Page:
Researchers at the University of Glasgow have teamed up with industry partners and charities to develop RoboGuide—an AI-powered four-legged robot aimed at helping visually impaired people navigate museums, shopping centres, hospitals, and other indoor public spaces more independently.
The prototype integrates various cutting-edge technologies into an off-the-shelf robot body to address challenges preventing wider use of robots as assistants for the blind and visually impaired. The project seeks to eventually bring an advanced version to market to aid the 2.2 billion globally and 2 million in the UK living with sight loss.
“Our assistive technology project embodies innovation and inclusivity,” said Prof Muhammad Imran, Dean of Graduate Studies at the university’s James Watt School of Engineering and co-investigator on the project
“We’re pioneering world-changing technologies in Glasgow that can transform lives and reshape societal norms, thanks to collaboration with partners and co-designing with end users.”
The RoboGuide uses sophisticated exterior sensors to accurately map surroundings and software to learn optimal routes and interpret data to avoid obstacles while guiding users, according to Dr Olaoluwa Popoola, the project’s lead investigator. It also incorporates language technology to understand and respond to user questions and comments.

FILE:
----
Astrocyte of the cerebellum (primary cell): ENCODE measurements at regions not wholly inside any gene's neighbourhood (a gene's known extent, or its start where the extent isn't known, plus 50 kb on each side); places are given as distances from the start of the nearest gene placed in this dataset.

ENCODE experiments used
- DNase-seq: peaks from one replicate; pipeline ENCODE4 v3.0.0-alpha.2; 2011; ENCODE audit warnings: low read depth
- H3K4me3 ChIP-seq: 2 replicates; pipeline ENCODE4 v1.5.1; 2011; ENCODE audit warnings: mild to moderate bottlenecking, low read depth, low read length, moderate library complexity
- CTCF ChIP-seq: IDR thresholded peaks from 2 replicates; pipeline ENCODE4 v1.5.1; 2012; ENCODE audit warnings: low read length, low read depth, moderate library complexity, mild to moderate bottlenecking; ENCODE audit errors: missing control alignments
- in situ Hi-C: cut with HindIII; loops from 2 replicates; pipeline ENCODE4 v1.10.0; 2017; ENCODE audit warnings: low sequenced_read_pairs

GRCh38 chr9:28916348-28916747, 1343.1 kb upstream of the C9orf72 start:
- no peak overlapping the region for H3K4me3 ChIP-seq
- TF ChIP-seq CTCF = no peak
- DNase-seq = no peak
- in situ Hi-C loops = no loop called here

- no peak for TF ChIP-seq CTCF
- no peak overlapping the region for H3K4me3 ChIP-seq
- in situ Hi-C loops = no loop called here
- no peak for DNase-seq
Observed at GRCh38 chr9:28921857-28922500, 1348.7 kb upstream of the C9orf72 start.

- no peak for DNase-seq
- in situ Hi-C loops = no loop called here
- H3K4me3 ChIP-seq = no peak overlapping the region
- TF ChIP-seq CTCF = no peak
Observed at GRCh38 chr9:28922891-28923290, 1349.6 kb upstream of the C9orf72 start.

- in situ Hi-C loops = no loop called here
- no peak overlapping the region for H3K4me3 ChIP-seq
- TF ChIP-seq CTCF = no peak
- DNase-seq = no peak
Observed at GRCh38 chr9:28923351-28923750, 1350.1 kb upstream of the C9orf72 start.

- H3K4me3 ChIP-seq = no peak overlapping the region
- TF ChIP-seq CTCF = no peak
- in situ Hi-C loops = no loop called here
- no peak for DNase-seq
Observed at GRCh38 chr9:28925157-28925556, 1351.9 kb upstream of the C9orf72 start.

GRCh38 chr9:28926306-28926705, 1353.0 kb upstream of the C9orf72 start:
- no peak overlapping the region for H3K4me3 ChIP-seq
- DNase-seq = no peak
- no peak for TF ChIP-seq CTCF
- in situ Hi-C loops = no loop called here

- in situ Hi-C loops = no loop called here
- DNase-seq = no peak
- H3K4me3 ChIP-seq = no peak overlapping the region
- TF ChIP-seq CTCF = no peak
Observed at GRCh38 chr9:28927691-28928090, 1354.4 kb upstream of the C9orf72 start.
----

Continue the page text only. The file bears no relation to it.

In December, volunteers from the Forth Valley Sensory Centre (FVSC) and Royal National Institute of Blind People tested the prototype at the Hunterian Museum. It helped them navigate and provided spoken guidance on exhibits.
“We’re integrating end user feedback into improving the technology to develop a complete system adaptable for various robots assisting the visually impaired in diverse situations,” said co-investigator Dr Wasim Ahmad.
Representatives of both charities joined researchers today to showcase RoboGuide’s progress.
“Mobility is a big issue, and RoboGuide wonderfully addresses that,” said FVSC’s CEO Jacquie Winning MBE. RNIB Scotland’s Director James Adams added the innovation “could be part of making the world more accessible and empowering.”
The nine-month project is funded by the Engineering and Physical Sciences Research Council.
(Image Credit: University of Glasgow)
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